When the idea of training, of short-term suffering for long-term gain, did appear in that post-World War II period it was revolutionary. Muscles, Charles Atlas assured us, could be built up. Stan Lee gave us superheroes, many made strong through dedicated suffering. And Jack LaLanne proclaimed a new gospel of physical development: "Billy Graham is for the hereafter. I'm for the here and now...physical culture and nutrition - is the salvation of America."
Bannister willfully set out to break the record, but he did it within the limitations of traditional amateurism--that is, as a hobby. Bannister was a medical student whose busy schedule rarely allowed him more than 7 hours of training weekly. Often, his training consisted solely of highly intense 35-minute lunchtime runs.
Imagine the expectation of breaking a world record with only the Hains noon goon as training!
When Bannister broke the record, as you can see in the clip, he was aided by two pacesetters. These men won World Championships and Olympic gold medals, yet they sacrificed a portion of their career to aid Bannister.
One of Bannister's contemporaries, chain-smoking Sir John Chataway, used to leave a lit cigarette on the edging of the track while he ran, and upon finishing immediately pick it up and resume smoking. Bannister himself regularly followed training sessions with long pub sessions. He wrote:
My ideal athlete was first and foremost a human being who ran his sport and did not allow it to run him. He was no racehorse nor a professional strongman. He drank beer, he might smoke, and he listened to coaches when he felt inclined.Our notions about age have also changed. We believe athletes should continue competing as long as they can, and we often praise older athletes for their lengthening our notions of how long peak performance may be sustained. We now believe endurance athletes tend to peak in their late twenties and early thirties, an age considered ancient in Bannister's time. The three milers who pursued the four-minute barrier had stopped running competitively by the age of 25. Santee's career, banned from competition at the age of 23, was particularly short-lived--in fact he never broke the four-minute barrier, having run 4:00 on four separate occasions.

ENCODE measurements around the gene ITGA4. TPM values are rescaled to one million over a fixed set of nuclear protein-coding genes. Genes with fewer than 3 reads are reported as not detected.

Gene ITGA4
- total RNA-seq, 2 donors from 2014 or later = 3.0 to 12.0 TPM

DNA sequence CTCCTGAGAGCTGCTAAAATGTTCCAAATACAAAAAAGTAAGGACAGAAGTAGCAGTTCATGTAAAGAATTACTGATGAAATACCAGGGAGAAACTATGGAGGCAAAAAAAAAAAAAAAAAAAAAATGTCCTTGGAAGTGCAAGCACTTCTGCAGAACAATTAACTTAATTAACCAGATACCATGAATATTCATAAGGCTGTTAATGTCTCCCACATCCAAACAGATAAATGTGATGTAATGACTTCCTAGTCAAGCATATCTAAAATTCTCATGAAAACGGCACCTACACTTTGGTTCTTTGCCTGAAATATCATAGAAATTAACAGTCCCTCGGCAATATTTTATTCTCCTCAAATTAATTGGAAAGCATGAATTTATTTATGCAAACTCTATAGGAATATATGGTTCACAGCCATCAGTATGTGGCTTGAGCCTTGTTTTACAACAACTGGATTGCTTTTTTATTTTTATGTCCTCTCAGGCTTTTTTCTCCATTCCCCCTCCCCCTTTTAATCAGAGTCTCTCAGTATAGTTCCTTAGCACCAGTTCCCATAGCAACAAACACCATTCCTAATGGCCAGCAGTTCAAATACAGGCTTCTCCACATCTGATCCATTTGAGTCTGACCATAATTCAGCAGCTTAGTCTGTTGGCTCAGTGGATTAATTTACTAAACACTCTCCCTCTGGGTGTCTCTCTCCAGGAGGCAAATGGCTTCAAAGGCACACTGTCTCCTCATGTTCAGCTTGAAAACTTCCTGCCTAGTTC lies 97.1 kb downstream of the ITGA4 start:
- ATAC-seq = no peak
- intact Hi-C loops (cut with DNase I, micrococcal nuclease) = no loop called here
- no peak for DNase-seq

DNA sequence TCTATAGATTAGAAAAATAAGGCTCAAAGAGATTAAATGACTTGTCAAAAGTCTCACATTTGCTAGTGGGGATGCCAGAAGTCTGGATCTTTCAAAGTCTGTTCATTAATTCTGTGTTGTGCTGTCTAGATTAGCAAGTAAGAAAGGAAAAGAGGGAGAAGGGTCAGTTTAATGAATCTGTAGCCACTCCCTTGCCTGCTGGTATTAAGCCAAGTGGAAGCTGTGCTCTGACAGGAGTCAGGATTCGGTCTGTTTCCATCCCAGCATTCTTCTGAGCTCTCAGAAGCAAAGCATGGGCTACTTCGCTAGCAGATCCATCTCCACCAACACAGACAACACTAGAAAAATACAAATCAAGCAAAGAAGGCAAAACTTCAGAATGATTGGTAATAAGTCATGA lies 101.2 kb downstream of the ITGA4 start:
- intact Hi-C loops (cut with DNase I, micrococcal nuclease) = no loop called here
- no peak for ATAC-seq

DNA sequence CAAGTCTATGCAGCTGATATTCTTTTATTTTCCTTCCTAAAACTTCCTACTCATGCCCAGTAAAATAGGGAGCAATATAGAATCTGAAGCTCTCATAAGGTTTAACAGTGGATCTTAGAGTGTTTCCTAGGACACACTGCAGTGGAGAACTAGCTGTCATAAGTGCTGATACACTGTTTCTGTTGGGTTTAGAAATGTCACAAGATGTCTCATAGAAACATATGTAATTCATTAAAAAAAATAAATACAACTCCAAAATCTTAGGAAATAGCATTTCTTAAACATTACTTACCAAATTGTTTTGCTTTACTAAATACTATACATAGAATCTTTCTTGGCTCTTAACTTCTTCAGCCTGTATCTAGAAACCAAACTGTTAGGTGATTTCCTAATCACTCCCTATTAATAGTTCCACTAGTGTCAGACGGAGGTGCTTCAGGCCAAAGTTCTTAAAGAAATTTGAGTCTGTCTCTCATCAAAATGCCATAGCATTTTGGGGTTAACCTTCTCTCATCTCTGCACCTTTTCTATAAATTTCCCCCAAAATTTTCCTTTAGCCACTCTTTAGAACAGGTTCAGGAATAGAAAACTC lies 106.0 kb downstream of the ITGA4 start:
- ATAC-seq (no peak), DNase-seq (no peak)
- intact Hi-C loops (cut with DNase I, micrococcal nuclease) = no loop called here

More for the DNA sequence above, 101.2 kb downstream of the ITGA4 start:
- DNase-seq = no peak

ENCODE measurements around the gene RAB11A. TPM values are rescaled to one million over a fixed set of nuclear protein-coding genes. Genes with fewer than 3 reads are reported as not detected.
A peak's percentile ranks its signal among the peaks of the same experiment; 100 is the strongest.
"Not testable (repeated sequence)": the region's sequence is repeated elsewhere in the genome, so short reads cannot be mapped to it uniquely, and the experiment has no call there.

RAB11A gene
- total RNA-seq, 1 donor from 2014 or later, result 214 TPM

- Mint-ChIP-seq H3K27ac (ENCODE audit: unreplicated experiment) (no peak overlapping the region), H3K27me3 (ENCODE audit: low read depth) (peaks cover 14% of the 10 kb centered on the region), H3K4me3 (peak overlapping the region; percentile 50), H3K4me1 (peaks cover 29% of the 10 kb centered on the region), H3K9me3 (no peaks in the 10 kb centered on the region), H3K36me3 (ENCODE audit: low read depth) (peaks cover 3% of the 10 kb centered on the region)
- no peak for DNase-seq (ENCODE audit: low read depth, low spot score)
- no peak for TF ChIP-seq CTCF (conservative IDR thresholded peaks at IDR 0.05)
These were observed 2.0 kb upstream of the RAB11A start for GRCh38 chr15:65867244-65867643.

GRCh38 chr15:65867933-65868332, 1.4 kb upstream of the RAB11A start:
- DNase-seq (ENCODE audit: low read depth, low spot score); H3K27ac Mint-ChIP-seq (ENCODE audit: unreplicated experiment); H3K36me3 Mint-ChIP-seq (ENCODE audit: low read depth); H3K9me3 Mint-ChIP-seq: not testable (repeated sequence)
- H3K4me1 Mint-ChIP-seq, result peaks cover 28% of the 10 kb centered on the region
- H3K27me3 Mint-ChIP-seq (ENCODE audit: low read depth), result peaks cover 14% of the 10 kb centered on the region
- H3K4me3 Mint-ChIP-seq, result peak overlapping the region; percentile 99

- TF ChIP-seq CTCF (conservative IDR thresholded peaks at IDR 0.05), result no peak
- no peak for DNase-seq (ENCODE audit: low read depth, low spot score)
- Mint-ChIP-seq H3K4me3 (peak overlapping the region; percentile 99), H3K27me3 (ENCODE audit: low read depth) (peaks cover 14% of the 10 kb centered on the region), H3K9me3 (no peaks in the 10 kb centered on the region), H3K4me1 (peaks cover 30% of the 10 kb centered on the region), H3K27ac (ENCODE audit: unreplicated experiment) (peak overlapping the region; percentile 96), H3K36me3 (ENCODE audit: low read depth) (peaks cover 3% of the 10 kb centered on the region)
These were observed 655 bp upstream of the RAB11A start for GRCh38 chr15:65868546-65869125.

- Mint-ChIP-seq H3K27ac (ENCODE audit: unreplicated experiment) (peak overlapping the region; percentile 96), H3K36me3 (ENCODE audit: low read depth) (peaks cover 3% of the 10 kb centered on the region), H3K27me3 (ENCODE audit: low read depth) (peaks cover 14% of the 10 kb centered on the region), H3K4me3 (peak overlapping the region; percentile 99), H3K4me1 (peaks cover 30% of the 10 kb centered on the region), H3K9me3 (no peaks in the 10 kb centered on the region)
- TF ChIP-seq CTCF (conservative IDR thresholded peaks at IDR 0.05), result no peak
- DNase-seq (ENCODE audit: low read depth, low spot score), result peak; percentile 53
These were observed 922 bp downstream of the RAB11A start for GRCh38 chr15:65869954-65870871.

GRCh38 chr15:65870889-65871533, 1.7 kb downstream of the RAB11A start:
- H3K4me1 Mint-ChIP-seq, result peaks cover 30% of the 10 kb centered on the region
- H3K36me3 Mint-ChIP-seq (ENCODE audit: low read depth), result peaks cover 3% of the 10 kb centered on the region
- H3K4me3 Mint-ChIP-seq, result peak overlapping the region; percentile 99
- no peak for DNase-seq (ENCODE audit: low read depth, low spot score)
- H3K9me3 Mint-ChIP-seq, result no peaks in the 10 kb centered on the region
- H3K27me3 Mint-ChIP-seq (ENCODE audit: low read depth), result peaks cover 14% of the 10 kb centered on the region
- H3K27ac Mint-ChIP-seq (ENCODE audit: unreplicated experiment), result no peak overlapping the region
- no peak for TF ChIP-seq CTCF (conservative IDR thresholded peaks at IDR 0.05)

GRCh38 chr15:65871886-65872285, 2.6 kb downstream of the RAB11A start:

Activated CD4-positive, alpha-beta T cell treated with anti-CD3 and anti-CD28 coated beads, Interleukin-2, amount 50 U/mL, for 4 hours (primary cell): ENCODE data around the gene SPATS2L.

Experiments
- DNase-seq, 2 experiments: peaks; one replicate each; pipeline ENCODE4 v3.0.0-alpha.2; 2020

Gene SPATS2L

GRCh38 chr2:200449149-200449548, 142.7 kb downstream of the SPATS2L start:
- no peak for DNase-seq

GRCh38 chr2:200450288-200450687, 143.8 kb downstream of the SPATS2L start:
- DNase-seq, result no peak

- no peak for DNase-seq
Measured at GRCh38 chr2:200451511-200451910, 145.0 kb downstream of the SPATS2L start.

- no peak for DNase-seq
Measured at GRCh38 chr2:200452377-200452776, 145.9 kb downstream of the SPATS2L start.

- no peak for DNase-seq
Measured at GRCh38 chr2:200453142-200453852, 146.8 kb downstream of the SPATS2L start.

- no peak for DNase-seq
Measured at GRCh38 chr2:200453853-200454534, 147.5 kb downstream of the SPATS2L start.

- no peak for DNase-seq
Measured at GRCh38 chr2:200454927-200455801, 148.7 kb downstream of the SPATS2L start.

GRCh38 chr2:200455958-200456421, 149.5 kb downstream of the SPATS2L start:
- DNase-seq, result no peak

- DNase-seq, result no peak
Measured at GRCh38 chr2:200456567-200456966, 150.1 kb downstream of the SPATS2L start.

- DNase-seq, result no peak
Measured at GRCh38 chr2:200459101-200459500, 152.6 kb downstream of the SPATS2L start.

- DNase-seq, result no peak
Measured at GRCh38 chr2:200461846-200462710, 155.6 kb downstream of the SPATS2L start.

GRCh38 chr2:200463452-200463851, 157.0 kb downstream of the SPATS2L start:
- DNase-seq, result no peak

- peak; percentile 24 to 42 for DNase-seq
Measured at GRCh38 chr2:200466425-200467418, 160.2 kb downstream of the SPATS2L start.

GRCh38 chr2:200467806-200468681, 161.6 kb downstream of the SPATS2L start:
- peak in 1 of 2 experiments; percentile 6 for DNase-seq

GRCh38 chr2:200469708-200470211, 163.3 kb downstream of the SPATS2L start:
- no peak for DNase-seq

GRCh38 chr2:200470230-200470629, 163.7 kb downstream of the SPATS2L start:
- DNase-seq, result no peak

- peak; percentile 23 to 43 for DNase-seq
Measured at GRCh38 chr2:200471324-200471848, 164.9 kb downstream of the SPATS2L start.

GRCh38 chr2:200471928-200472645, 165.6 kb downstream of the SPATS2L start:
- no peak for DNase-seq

One conclusion from the story is that Bannister, Landy and Santee were driven by failure. At the 1952 Olympics in 1952 the three performed poorly, earning no medals or accolades. This failure, it's clear, drove their subsequent attempt on the mile record. They needed redemption, and they were willing to struggle for it. Failure led them to take up harder training and employ the methods of the winning runners--particularly, those of the Czech master Emil Zatopek.
And it's a good thing they did, because their struggle--anguished faces and collapsed bodies caught on hundreds of film reels shown around the world--changed us. Instead of sport effortless, which had been the ideal of the first half of the 20th Century, Bannister, Santee and Landy bravely elevated struggle, a notion they copped from a godless communist, as the source of sport's beauty.
This is, of course, one view of sport, the one both competitors and spectators can feel. This is the one where the outcome is uncertain, where the nerves show through the bravado, the one of empathy, where the athlete unveils his soul to the spectator because he does not care, he is driven by the struggle, not the spectacle.
That, I guess I was trying to explain to myself, is why Church Creek matters and why the struggle of it matters. No one cares. No one is watching. But that's OK. What is important and redeeming, as Bannister writes, is the "profoundly satisfying effort."